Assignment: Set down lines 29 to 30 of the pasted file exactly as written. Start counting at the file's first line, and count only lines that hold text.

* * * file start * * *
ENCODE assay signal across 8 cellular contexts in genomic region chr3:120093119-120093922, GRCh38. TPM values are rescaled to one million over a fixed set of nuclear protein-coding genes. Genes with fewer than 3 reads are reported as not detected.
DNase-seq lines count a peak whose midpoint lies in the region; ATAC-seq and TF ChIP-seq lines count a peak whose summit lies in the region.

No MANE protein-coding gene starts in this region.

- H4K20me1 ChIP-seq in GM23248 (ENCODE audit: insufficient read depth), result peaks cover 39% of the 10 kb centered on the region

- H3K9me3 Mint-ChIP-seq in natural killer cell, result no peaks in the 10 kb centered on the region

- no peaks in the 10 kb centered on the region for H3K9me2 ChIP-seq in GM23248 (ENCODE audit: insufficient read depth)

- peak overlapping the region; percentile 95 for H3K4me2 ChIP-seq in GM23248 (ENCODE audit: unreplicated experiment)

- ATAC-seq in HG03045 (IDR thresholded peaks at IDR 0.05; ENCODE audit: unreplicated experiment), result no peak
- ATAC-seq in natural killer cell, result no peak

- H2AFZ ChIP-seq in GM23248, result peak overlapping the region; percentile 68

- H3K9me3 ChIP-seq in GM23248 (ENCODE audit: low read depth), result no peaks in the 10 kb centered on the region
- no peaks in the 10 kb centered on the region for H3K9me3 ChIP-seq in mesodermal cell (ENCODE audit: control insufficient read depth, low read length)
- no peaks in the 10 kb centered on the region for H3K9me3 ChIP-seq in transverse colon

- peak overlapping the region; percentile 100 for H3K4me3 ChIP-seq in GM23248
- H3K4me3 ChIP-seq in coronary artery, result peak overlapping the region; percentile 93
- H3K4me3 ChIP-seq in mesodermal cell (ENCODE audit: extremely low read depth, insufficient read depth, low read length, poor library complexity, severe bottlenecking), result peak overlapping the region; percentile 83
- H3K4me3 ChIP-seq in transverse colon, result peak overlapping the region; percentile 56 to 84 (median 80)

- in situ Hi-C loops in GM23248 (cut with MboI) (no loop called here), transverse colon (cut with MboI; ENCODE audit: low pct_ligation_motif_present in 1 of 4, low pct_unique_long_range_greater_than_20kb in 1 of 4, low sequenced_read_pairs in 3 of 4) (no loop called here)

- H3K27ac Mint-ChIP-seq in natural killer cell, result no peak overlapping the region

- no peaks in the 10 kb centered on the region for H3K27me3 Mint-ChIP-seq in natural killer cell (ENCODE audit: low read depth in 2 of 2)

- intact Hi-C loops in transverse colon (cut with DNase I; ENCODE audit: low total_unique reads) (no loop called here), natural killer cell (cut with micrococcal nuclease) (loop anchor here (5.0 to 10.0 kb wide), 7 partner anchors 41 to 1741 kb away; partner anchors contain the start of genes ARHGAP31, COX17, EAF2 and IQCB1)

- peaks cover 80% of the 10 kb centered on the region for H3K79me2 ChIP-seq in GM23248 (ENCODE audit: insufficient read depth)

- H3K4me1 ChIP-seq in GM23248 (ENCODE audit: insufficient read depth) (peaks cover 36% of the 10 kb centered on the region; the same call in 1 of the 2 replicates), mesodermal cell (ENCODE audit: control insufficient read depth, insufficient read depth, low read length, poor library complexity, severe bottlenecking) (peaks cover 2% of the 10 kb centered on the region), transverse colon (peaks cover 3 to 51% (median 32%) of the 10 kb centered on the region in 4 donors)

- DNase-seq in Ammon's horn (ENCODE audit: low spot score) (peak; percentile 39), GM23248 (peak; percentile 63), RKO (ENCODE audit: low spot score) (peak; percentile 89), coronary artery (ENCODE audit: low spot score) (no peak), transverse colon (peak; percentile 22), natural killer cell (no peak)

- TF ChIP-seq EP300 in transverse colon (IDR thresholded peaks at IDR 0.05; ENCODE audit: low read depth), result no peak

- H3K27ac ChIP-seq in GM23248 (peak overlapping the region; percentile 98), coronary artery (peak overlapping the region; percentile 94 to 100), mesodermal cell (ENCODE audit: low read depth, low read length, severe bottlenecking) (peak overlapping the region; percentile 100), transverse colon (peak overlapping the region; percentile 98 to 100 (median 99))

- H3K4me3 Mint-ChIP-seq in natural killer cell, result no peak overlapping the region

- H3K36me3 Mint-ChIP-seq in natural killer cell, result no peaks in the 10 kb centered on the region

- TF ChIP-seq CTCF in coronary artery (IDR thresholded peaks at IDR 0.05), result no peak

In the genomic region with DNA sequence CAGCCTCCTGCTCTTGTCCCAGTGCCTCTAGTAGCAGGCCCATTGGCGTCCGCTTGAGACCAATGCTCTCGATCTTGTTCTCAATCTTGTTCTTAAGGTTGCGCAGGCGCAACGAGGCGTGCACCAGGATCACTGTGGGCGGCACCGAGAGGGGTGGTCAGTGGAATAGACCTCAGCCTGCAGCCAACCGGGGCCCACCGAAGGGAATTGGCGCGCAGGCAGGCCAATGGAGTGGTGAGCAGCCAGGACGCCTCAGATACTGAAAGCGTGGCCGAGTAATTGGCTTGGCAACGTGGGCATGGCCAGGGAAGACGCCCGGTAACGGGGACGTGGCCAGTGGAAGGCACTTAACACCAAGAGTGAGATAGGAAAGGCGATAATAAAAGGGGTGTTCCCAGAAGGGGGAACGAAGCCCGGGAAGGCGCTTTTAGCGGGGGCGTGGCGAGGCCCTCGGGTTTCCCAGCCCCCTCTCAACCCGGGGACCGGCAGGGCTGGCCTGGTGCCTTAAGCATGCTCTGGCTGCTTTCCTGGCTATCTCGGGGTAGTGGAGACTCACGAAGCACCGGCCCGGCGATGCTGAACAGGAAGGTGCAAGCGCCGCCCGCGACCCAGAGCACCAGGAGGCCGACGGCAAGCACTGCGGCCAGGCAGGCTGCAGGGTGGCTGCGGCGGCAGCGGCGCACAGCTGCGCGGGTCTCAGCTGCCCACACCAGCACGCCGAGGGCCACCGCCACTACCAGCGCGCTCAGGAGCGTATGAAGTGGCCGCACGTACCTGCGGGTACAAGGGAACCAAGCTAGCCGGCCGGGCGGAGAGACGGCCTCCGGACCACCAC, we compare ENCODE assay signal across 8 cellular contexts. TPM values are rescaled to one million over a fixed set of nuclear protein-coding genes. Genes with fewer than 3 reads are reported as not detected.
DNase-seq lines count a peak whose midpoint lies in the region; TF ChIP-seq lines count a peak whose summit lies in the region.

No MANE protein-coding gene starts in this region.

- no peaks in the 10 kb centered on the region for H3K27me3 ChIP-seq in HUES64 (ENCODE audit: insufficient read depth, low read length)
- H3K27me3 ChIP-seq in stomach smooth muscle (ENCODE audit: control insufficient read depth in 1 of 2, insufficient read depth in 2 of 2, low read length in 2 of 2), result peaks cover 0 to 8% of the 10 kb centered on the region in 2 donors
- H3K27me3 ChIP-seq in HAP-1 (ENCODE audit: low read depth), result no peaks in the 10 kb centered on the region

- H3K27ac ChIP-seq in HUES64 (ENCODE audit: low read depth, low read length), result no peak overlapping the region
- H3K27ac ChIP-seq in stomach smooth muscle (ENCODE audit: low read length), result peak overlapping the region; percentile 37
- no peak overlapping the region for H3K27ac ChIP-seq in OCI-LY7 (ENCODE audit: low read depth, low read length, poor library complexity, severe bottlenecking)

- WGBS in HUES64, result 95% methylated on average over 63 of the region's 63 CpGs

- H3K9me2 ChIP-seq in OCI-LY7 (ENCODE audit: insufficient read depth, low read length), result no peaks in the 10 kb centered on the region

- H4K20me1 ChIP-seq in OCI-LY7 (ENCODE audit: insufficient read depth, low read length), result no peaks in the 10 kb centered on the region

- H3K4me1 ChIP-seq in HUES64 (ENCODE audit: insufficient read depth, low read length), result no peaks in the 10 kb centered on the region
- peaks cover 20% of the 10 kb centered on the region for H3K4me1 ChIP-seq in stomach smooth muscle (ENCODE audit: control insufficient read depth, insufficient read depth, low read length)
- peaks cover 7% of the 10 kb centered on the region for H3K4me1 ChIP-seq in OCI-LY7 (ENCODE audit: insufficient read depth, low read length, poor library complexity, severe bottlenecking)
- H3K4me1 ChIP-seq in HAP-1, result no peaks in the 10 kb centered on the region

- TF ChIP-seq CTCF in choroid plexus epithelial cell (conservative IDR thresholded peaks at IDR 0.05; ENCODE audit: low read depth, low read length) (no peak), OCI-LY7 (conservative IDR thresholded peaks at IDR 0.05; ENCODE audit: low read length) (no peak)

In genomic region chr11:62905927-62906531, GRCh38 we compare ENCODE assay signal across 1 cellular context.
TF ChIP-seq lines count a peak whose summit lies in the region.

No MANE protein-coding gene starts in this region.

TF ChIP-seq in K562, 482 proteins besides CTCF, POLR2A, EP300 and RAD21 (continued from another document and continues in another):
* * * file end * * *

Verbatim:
- TF ChIP-seq CTCF in coronary artery (IDR thresholded peaks at IDR 0.05), result no peak

In the genomic region with DNA sequence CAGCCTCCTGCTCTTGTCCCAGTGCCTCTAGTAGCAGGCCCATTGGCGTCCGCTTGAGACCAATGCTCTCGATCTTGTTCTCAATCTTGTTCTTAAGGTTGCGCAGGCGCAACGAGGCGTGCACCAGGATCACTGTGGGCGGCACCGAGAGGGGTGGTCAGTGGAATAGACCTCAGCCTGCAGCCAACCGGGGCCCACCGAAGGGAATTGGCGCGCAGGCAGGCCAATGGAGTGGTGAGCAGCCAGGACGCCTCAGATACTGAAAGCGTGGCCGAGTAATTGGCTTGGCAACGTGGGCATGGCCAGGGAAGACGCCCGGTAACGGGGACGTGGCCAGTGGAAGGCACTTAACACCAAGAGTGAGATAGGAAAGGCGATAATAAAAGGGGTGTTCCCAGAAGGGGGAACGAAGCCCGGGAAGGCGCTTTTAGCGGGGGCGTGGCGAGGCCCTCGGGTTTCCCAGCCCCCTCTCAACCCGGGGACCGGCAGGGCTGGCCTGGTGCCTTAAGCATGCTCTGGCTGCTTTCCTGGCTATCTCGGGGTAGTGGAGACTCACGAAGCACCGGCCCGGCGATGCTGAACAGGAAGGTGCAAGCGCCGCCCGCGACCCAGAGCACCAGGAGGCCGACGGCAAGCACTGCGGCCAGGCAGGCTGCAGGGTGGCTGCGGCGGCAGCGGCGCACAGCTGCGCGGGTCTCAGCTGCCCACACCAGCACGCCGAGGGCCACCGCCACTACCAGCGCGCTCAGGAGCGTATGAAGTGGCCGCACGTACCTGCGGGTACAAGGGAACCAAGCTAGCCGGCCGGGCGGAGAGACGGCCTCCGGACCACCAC, we compare ENCODE assay signal across 8 cellular contexts. TPM values are rescaled to one million over a fixed set of nuclear protein-coding genes. Genes with fewer than 3 reads are reported as not detected.